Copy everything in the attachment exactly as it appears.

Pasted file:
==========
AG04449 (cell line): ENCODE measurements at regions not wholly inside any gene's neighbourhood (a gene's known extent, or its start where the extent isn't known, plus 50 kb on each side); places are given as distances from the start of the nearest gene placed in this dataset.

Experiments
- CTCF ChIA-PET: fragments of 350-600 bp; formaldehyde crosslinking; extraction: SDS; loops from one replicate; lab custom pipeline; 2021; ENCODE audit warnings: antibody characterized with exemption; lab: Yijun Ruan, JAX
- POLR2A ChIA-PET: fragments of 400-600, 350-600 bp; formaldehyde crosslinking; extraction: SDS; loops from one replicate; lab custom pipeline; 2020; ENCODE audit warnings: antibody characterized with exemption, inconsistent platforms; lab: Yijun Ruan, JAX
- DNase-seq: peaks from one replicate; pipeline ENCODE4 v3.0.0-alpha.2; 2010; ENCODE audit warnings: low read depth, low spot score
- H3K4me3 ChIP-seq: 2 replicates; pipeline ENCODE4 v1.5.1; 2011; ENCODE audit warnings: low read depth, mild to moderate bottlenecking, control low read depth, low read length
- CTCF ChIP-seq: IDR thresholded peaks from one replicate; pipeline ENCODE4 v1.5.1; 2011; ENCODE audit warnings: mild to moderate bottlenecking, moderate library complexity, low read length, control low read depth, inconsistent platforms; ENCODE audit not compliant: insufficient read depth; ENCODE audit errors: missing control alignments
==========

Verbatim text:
AG04449 (cell line): ENCODE measurements at regions not wholly inside any gene's neighbourhood (a gene's known extent, or its start where the extent isn't known, plus 50 kb on each side); places are given as distances from the start of the nearest gene placed in this dataset.

Experiments
- CTCF ChIA-PET: fragments of 350-600 bp; formaldehyde crosslinking; extraction: SDS; loops from one replicate; lab custom pipeline; 2021; ENCODE audit warnings: antibody characterized with exemption; lab: Yijun Ruan, JAX
- POLR2A ChIA-PET: fragments of 400-600, 350-600 bp; formaldehyde crosslinking; extraction: SDS; loops from one replicate; lab custom pipeline; 2020; ENCODE audit warnings: antibody characterized with exemption, inconsistent platforms; lab: Yijun Ruan, JAX
- DNase-seq: peaks from one replicate; pipeline ENCODE4 v3.0.0-alpha.2; 2010; ENCODE audit warnings: low read depth, low spot score
- H3K4me3 ChIP-seq: 2 replicates; pipeline ENCODE4 v1.5.1; 2011; ENCODE audit warnings: low read depth, mild to moderate bottlenecking, control low read depth, low read length
- CTCF ChIP-seq: IDR thresholded peaks from one replicate; pipeline ENCODE4 v1.5.1; 2011; ENCODE audit warnings: mild to moderate bottlenecking, moderate library complexity, low read length, control low read depth, inconsistent platforms; ENCODE audit not compliant: insufficient read depth; ENCODE audit errors: missing control alignments